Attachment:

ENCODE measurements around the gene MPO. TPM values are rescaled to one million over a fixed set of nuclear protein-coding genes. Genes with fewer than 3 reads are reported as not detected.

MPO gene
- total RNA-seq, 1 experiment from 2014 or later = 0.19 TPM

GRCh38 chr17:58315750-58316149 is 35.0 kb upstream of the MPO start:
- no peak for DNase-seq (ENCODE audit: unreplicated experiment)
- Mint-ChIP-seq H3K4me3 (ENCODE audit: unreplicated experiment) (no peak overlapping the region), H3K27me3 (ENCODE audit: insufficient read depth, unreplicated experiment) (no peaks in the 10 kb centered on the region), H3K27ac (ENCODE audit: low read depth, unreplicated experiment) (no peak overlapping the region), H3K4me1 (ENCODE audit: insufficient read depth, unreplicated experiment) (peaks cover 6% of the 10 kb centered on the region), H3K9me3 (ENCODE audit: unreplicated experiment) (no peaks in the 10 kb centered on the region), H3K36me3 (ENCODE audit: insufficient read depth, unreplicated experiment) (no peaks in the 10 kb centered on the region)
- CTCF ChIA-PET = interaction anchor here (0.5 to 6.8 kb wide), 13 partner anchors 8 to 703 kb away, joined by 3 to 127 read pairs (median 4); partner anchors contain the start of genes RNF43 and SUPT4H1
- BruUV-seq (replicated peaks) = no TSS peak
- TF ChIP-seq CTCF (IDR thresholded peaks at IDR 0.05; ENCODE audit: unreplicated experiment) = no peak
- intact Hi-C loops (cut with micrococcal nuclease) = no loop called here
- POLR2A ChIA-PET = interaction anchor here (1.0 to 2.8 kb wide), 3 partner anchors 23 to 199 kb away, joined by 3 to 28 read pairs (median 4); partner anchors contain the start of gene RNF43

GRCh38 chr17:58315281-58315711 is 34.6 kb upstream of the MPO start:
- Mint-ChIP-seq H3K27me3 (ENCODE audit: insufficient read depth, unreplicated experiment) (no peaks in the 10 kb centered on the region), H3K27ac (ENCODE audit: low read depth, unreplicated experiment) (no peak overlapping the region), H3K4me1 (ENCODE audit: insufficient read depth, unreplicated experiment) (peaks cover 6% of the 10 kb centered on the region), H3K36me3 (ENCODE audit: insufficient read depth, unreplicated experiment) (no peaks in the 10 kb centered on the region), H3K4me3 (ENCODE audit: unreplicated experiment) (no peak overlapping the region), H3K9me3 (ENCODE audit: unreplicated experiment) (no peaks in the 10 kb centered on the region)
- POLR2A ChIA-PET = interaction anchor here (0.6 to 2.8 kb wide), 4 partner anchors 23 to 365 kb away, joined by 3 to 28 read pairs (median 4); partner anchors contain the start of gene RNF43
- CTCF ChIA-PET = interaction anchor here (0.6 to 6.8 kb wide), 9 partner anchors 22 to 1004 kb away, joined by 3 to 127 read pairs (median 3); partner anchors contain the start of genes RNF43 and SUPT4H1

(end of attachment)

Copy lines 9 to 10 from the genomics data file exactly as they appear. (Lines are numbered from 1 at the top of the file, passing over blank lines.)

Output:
- TF ChIP-seq CTCF (IDR thresholded peaks at IDR 0.05; ENCODE audit: unreplicated experiment) = no peak
- intact Hi-C loops (cut with micrococcal nuclease) = no loop called here